For 25 years, Nielsen has organized what has become one of the most important business events in Italy. The focus of L’Incontro Nielsen 2009, which was held late last month in Sardinia, was the economic crisis and possible solutions for recovery.
Jeremy Rifkin, president of the Foundation on Economic Trends and an advisor to several heads of state, opened the event by outlining his views of the crises facing the world today: economic, energy and climate. The solution, Rifkin believes, is a third industrial revolution propelled by a hydrogen economy. By focusing on the development of hydrogen as a fuel, all three crises are addressed.
Participants also heard from two academics regarding the economic crisis. Andrea Boltho, a professor at Oxford, linked the current crisis to the collapse of housing prices, increases in the costs of oil and raw materials and the collapse of major financial institutions, which caused a decline in public confidence. Boltho predicted that recovery would come in the second half of 2010. Meanwhile, Franceso Daveri, a professor of economics at the University of Parma, focused on Italy and its future. He stated that Italy entered a recession prior to the other European countries due in large part to its failure to remain competitive in the global economy. They key to recovery, Daveri believes, is for Italian companies to innovate and change the way they do business.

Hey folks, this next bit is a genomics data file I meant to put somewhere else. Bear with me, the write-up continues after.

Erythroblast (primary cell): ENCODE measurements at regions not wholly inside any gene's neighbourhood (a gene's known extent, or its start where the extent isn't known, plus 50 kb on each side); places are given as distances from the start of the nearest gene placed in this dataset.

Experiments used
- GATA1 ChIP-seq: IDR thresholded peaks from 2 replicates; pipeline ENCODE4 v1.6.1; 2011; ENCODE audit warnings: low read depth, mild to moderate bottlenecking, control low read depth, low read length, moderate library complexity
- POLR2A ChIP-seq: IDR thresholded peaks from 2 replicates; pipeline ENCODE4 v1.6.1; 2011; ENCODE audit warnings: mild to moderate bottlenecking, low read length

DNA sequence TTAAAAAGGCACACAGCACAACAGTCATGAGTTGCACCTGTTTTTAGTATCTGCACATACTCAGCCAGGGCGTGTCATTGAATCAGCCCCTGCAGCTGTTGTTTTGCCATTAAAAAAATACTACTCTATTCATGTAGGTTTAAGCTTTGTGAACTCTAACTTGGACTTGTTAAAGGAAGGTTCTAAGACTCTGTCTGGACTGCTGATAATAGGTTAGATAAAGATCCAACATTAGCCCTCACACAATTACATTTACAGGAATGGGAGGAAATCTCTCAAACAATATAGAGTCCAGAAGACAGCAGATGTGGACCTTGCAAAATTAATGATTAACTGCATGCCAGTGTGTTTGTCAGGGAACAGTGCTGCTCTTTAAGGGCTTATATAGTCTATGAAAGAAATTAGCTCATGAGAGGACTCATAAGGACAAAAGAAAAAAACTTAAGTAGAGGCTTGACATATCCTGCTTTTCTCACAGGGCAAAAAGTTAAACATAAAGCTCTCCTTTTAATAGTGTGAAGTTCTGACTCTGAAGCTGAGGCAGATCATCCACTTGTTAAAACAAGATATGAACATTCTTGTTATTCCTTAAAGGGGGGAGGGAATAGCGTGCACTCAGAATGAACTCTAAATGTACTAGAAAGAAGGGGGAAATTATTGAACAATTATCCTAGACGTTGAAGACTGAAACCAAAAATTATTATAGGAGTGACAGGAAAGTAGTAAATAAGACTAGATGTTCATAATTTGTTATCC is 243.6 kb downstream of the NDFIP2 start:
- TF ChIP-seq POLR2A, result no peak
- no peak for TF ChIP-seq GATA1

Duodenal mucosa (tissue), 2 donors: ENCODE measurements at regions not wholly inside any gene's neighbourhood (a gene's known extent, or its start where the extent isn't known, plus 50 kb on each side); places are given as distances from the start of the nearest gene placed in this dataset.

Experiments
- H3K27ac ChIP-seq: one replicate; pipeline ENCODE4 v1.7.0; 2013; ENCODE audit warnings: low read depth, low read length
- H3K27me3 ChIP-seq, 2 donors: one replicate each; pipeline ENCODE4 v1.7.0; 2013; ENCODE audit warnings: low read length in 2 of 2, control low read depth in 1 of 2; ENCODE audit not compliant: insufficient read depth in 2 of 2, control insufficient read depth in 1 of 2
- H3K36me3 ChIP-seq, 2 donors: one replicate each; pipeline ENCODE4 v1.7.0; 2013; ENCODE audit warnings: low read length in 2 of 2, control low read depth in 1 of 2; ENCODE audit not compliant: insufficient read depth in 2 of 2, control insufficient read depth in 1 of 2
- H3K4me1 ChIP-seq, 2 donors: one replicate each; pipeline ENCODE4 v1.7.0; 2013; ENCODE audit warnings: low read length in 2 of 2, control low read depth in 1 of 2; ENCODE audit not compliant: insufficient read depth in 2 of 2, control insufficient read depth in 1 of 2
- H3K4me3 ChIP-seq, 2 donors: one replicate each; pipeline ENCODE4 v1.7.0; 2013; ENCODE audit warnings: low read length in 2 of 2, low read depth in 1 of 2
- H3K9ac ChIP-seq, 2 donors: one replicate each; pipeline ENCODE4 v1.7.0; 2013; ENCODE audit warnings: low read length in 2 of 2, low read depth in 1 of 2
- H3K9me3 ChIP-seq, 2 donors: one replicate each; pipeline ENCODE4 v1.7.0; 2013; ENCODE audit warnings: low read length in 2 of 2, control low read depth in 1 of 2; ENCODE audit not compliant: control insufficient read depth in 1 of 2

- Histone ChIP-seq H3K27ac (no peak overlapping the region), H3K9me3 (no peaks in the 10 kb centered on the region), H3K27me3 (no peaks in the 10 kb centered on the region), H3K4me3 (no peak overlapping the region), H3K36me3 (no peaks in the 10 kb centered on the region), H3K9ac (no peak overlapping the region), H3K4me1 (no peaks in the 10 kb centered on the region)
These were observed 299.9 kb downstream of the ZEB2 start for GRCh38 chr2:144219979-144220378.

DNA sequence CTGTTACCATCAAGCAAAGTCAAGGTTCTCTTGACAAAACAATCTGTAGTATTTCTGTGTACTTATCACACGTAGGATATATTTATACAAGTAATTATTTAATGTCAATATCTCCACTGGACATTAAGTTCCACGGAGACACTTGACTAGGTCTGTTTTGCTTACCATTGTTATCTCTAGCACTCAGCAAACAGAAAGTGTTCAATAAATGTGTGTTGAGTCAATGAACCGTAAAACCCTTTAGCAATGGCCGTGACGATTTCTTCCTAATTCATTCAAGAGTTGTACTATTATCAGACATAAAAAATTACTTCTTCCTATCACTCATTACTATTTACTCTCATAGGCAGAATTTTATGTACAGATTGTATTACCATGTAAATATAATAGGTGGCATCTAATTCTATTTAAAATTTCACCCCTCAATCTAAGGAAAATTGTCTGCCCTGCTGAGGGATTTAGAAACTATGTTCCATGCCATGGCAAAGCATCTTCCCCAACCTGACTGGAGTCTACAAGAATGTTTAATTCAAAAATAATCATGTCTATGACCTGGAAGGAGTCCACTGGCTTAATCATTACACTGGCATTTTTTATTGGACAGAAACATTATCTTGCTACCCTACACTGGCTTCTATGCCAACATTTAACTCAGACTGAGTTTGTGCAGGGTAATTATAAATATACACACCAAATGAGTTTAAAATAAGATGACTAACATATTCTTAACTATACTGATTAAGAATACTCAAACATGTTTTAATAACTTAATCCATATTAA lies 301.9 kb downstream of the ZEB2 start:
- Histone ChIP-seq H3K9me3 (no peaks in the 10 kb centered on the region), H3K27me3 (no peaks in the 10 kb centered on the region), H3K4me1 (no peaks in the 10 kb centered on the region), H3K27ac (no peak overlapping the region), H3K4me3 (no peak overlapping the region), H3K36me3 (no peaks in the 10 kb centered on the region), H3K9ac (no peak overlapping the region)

Stefano Galli, managing director of Nielsen Italy, presented new research on the shopping patterns of Italian consumers. While pointing out that confidence was low, consumers were adapting to the recession in ways similar to those in other countries: making fewer shopping trips, reducing impulse purchases and rediscovering cooking and eating at home. Baking bread and cakes and making pasta at home were identified as some of the ways Italians are coping with the economic downturn. Only 25% of Italians surveyed said that they believe that recovery has started and that the economy will recover in the next 12 months.
Finally, Emma Marcegaglia, president of Confindustria, the Italian employers’ federation, spoke of the depth of the economic crisis, noting that gross domestic product declined 5.9 percent last year, the worst fall in the past 30 years. She noted that it was necessary for Italian companies to invest in “green” technology, implement reforms and focus on developing exports to Russia, the Baltic countries and other nations closer to Italy that will resume growth once recovery takes hold.